I always like the joke where the dh comes home to the house turned upside down and asks 'what happened?' and the dw says 'You know when you ask me what it is I do all day? Well today I didn't do it'

Why not just stop the tasks? Cook for yourself (and obv DD if DD isn't needing to be pulled up about contributing) Do the washing and ironing for your clothes, don't clean up / tidy up / put stuff away / turn off lights when they're left on etc, arrange your own appointments, repeat pescriptions, own car insurance, if you can grit your teeth and stick it out, it may have some effect!

mercury7 Fri 08-Feb-13 01:27:32

my ex husband once admitted that he felt housework was beneath him.
He told me that he'd sometimes think perhaps he should do some, but then he'd think 'nah, it's women's work'

Snazzynewyear Fri 08-Feb-13 01:45:12

For the next few nights, go straight out from work. Meet a friend, see a film, eat a pub meal, whatever. Just leave them to it - send a text to say you've been held up at work if you feel you ought. But don't come back and do all the chores. This will mean putting up with some mess in the meantime but grit your teeth and do it. Your husband in particular is clearly not going to believe you will ever stop picking up the slack until it actually happens.

Apileofballyhoo Fri 08-Feb-13 10:14:00

I am a SAHM. My husband is doing a full time college course, working part time and has a medical condition that makes him very tired. He still manages to do a small bit around the house and tries to let me get a sleep in at the weekend. He always thanks me for clean clothes and meals and I've never cut the grass. He can't/won't cook so is not perfect but he does his best. YANBU at all. Stop doing it.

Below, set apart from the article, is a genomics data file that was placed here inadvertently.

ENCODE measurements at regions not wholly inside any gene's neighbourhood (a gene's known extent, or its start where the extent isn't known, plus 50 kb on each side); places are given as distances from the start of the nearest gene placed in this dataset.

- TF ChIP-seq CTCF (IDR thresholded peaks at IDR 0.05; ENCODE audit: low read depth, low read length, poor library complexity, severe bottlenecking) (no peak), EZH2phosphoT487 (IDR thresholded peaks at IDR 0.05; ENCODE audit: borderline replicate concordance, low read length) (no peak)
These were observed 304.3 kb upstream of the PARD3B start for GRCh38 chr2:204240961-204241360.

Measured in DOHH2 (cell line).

When I was DD's age I was doing my own laundry and loading and unloading the dishwasher. I was able to cook a few meals but I am ashamed looking back I didn't do more to help my mother as she worked full time. You are not a servant. There isn't even a traditional man/woman divide as your DH isn't doing the garden/car - my father would have taken responsibility for the garden, the cars and household repairs and I still think he could have done more.
Drastic measures are called for. Do you think your DH loves you? I don't mean to be rude or disrespectful, it's a genuine question. Because you deserve to be treated with respect in your own home. I wish you well with sorting it all out.

Downandoutnumbered Fri 08-Feb-13 11:24:45

OP, why are you with him? He sounds a real catch. I agree with all those who say you should go away for a couple of weeks (or longer if that's what it takes) and leave him and your DD to it. And in your shoes I really would be thinking about whether this was a relationship I wanted to be in long-term. As someone said above, you are setting your DD an appalling example of how relationships work: she'll expect to be a skivvy if she marries or lives with a man.

Incidentally, I work FT and DH is a SAHD (although our DS is only 2 and very demanding). I do far more than your DH does. Not because I'm a saint but because that's what normal, respectful people do for their partners.